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Setting up a green screen, guerrilla-style

Scott Newstead of Peninsula films shows us how to take over a space and make a functioning green screen.
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Hi, I’m Scott Newstead. I’m here today to check out this room I’m borrowing to do some green screen pick up shots. It’s not a proper studio. So let’s go check it out and see what it’s like.
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OK, so the first thing we need to do is we need to black out the room. So what I’ve done here is just black out these windows, just to make sure we’ve got no light leak. OK, so now that I’ve blacked out the room, I’m ready to unravel my green screen. So first of all, you know, it’s important to make sure you’ve got really uncreased, clean, flat screen.
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Here we have two sets of lights. One set for the background. One set for the foreground.
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If I plug any cables in, I’m just going to get a rough layout of the lights. We’ve put these brollies on just to diffuse the light. When I first initially set up the light, it was very harsh. And I was getting a lot of bright spots in the corner of my green screen. What I’ve done here is I’ve added a slightly warmer philtre to create a difference between the foreground light and the background light.
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Rules for a green screen. One, keep a really good distance from your background to your foreground. Two, light your background and foreground separately. Number three, light your foreground subject with the background plate that you have in mind. For example, if you have a dark, dingy bar, then you’re not going to want a really bright light for your subject. Number four, for soft edges like hair, use a software key on a laptop on set. Do a test. Number five, if you are going to be moving you camera, make sure you’ve got tracking markers on set. If you want to do some green screen outside, might be worth just investing in a pop-out green screen, just like this one.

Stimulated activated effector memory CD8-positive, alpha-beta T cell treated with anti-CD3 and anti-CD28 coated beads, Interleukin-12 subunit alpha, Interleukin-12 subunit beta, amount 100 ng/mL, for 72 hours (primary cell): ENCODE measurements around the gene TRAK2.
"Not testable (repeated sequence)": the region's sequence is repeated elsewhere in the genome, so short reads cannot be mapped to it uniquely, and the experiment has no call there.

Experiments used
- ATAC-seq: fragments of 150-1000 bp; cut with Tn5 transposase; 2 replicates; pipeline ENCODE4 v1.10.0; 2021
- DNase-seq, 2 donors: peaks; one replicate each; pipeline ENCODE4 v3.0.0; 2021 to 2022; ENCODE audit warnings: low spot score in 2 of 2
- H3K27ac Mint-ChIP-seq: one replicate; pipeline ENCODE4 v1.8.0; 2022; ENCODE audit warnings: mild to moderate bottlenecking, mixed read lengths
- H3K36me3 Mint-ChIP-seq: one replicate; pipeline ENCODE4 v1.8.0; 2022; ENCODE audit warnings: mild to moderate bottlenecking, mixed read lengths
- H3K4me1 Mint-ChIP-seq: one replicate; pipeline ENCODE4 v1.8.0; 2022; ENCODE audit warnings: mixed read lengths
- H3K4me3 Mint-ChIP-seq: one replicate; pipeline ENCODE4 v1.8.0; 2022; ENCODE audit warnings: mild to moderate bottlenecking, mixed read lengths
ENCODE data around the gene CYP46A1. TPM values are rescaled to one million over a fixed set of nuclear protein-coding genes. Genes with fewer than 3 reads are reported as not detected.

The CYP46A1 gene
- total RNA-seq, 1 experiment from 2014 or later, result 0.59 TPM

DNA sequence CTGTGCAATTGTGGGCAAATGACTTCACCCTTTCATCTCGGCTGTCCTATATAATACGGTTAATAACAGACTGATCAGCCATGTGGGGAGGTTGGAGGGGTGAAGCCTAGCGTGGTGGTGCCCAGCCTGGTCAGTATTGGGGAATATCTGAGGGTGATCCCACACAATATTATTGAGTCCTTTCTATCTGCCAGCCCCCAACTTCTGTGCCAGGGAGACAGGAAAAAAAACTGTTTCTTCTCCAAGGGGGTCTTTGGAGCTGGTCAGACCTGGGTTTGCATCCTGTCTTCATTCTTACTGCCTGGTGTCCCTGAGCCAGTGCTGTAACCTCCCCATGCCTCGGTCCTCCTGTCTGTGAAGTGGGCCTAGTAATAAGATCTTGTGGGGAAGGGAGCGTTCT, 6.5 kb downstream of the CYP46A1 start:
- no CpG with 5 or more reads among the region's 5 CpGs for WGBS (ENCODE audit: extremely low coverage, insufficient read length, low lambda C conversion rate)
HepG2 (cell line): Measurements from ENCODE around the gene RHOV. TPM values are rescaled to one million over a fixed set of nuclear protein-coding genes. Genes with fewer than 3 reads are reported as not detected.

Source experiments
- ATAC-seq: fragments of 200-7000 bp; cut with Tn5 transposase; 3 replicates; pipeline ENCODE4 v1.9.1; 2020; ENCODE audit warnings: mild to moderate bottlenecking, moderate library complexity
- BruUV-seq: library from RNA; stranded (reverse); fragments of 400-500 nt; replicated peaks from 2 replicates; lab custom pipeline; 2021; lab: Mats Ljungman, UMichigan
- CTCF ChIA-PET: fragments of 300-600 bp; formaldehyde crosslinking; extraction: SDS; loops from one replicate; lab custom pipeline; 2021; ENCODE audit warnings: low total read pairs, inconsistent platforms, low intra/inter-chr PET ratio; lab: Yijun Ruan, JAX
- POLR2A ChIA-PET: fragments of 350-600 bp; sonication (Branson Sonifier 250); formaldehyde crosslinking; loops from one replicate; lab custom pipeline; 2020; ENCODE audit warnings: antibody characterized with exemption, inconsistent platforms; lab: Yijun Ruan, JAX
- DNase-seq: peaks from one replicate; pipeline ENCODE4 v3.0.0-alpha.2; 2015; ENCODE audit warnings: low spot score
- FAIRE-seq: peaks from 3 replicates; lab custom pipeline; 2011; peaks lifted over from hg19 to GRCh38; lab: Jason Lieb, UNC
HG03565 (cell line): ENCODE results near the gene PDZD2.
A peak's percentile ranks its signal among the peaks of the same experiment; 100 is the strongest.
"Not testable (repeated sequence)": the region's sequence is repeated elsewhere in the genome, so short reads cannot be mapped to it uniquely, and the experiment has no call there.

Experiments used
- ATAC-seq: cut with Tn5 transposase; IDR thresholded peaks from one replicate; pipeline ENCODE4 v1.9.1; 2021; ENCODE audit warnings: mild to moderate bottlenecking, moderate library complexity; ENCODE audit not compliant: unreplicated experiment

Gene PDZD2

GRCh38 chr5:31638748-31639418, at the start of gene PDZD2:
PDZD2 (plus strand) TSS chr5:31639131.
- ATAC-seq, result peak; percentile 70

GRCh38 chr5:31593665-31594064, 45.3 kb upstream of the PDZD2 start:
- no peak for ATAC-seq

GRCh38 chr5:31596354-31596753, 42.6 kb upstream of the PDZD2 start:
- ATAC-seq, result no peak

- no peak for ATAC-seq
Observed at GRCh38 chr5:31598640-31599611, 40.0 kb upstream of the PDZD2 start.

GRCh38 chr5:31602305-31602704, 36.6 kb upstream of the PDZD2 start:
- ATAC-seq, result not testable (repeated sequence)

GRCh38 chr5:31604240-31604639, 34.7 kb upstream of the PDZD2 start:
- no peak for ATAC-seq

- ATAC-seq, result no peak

You don’t need to hire a Green Screen studio if you know what you’re doing. Save money by using a church hall, youth club, hotel function room- wherever the conditions are right.
In this video guerrilla filmmaker Scott Newstead of Peninsula films shows how he takes over a space to create a green screen.
Note how Scott is particularly keen to control the light of the space, and even uses separate lights for the foreground and background. What do you think are the main important points he makes? It might also be an idea to write down his tips, in case you need them one day.
Would you be able to do something similar if you needed to? It might be an idea to get together with some friends and try taking over an area to use for a green screen shoot. Take your copy of HitFilm with you and get a feel for how the lighting effects the end result. It’s a good idea to learn lessons this way, when there’s no pressure. If you do get a chance to do this, tell us all how you got on, maybe even show a still of your set-up or end result. If it’s not quite worked out, we might even collectively be able to advise why.
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